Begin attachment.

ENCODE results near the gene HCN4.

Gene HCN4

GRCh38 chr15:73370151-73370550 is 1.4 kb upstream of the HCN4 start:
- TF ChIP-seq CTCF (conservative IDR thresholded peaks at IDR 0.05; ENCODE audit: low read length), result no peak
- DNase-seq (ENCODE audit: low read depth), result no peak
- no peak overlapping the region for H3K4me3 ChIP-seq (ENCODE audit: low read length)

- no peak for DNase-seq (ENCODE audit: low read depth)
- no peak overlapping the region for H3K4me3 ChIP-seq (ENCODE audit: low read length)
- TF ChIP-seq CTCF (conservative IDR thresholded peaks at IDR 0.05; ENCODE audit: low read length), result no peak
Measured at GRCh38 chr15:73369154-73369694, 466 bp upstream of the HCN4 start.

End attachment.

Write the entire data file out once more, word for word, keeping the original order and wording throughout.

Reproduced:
ENCODE results near the gene HCN4.

Gene HCN4

GRCh38 chr15:73370151-73370550 is 1.4 kb upstream of the HCN4 start:
- TF ChIP-seq CTCF (conservative IDR thresholded peaks at IDR 0.05; ENCODE audit: low read length), result no peak
- DNase-seq (ENCODE audit: low read depth), result no peak
- no peak overlapping the region for H3K4me3 ChIP-seq (ENCODE audit: low read length)

- no peak for DNase-seq (ENCODE audit: low read depth)
- no peak overlapping the region for H3K4me3 ChIP-seq (ENCODE audit: low read length)
- TF ChIP-seq CTCF (conservative IDR thresholded peaks at IDR 0.05; ENCODE audit: low read length), result no peak
Measured at GRCh38 chr15:73369154-73369694, 466 bp upstream of the HCN4 start.